Here are the rules to Discovery’s long-running reality show, Naked and Afraid: Two people, a man and a woman, are naked. They’re deposited into wilderness with just a few tools, often a knife, a fire starter, and a pot. They face predators, parasites, sunburn, cold, hunger, and each other. Their goal is to survive for three weeks, but there’s no prize for completing the challenge, and anyone can tap out at any time. The finished episodes, with their blurred genitals and Edenic concept, are strangely wholesome, family-friendly. It’s a sufferfest for glory, a chance to face nature and win.
In April 2018, my husband and I were invited to apply for the show. Apparently, years ago, I had nominated us for a now defunct couples’ survival program—which I don’t remember, though it’s something I would do—and the application made its way to a casting agent. We thought the wilderness challenge seemed like fun. What was the harm in trying out?
We sent in some videos, traveled to Los Angeles for interviews, took extensive multiple-choice personality tests, and tried our best to seem charming and competent. After we flew home to Wisconsin, Discovery called to say we’d gotten the gig—but that we’d be separated and sent to different locations. We just had to wait for our placements. From then on, it was all we thought about for months.
I thought I’d do pretty well at the challenge. At 30, I had worked in the outdoors professionally for more than a decade. I’d guided and thru-hiked and crossed the Arctic by dogsled, and I’d read a lot of survival stories. In books, it seemed like survivors either shaped the wilderness—made it like home—or went feral, becoming part of it themselves, and I had a pretty good idea how my experience would play out. I’d set up a cozy lean-to on a tropical beach, tip rocks for hermit crabs (four calories each), and weave rugs and baskets by firelight after dusk. I’d recognize my partner as my greatest survival asset, even if he wasn’t someone I’d pick. I even had my sound bites ready. “I don’t see this as a test of toughness,” I’d say, squinting at the setting sun. “I see it as a test of creativity.” Boom. Cut to commercial.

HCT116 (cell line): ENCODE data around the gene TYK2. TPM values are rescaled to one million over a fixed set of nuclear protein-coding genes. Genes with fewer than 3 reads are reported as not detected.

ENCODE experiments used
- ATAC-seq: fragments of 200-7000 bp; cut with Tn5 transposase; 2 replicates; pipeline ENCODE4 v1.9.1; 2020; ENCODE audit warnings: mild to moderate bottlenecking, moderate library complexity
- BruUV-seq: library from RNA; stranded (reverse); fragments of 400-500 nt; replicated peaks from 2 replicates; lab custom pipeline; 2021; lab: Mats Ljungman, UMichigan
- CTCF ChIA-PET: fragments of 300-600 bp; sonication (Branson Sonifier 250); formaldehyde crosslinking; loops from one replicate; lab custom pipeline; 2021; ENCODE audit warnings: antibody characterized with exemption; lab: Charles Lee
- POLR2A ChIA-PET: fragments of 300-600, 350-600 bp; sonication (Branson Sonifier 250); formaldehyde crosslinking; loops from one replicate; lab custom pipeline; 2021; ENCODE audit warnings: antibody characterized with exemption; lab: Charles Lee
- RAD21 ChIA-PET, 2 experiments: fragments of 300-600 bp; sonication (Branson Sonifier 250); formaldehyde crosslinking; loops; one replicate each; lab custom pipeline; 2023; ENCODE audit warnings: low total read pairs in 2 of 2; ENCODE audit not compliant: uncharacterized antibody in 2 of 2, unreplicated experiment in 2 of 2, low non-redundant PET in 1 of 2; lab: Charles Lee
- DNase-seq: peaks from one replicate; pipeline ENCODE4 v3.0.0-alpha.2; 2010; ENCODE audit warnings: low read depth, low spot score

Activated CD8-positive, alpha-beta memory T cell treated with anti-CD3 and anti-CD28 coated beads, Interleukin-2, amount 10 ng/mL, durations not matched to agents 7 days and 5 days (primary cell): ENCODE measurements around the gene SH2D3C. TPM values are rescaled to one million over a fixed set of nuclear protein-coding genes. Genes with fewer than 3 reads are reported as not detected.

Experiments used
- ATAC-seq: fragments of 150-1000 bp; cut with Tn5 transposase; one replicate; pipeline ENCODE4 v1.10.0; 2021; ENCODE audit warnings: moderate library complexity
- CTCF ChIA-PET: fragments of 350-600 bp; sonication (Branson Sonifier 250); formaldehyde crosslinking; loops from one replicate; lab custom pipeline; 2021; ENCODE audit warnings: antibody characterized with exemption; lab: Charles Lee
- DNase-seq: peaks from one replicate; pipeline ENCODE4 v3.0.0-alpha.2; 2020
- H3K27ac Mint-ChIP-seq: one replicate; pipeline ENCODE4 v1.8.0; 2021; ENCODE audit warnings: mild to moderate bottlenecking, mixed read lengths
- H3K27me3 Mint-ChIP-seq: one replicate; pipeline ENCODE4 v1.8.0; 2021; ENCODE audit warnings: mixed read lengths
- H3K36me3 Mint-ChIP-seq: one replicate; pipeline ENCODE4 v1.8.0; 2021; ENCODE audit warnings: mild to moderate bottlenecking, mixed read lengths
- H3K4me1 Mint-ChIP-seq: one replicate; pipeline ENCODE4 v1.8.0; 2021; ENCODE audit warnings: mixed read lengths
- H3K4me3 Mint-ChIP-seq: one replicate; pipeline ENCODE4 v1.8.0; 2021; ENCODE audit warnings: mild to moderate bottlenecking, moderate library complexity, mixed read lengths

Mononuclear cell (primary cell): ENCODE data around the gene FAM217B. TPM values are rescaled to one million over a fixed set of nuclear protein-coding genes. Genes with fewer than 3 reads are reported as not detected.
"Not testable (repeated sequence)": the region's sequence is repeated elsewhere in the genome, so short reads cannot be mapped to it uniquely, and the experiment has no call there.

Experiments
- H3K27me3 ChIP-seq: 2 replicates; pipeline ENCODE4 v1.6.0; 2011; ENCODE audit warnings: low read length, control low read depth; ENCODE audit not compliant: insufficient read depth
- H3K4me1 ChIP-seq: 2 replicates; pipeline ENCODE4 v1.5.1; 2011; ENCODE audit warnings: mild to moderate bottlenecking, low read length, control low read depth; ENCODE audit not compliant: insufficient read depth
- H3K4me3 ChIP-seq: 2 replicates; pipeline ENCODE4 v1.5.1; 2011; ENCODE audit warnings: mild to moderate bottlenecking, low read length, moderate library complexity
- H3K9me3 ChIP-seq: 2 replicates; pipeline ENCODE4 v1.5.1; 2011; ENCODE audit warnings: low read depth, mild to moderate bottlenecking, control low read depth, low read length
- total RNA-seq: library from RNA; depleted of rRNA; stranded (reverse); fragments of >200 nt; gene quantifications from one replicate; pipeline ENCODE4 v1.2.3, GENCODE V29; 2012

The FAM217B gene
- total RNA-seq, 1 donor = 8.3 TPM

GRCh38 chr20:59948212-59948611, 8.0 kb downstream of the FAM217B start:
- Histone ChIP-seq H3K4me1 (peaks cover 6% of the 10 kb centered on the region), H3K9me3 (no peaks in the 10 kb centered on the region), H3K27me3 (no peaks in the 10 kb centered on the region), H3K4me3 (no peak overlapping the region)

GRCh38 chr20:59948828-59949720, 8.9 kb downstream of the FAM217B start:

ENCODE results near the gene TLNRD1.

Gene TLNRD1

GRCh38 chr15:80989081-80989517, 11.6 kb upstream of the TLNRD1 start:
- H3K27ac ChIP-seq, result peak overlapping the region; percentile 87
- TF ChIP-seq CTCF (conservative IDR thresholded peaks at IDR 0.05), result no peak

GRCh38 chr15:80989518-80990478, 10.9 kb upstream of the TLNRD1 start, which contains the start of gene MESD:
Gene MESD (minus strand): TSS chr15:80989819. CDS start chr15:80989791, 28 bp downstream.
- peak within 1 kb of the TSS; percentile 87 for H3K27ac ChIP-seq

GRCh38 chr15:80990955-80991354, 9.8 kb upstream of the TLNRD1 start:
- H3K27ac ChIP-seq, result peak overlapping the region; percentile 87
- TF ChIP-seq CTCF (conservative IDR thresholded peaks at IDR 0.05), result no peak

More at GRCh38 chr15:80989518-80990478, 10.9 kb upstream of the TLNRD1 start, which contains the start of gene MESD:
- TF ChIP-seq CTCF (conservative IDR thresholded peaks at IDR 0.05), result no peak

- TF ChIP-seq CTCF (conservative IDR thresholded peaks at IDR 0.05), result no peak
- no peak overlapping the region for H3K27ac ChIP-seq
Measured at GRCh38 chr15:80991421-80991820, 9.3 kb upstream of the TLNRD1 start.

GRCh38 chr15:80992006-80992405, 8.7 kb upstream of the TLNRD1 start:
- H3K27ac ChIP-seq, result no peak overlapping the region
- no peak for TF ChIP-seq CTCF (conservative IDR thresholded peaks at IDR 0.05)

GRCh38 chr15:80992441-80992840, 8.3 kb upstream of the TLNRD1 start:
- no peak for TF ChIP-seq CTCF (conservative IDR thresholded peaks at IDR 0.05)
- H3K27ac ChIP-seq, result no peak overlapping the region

That summer, as we got ready, it all felt like a game. Every morning for an hour, I practiced starting fires with a bow drill. I sprayed a stinky liquid called Tuf-Foot on the soles of my feet. I built deadfall traps from logs and made snares with yarn, catching my husband in doorways throughout the house. I quizzed him: Which birds can you eat? Which reptiles? When I walked in the woods, I saw each plant in a new light: the stalks that could structure a thatch roof, the fibrous stems that could twist into rope. I drank milkshakes to gain weight and studied how to tap rubber.
I got vaccinations for typhoid fever and Japanese encephalitis. “I’m going to be on Naked and Afraid,” I told my doctor.
“What is wrong with you?” he said. Then he called in his nurses to tell them the news.
“Could you do it in the forest here?” one of the nurses asked. “The bugs would kill you.”
“Or the meth dealers,” said the other nurse.
My mom said she wasn’t worried. My dad forwarded me articles about how it’s dangerous to eat slugs.
I even made a plan for moments during the challenge that I didn’t want filmed: I would sing songs with expensive licensing fees so that Discovery couldn’t use the footage. The Beatles were famously pricey, right? If I got diarrhea, I’d sing “Hey Jude” at the top of my lungs.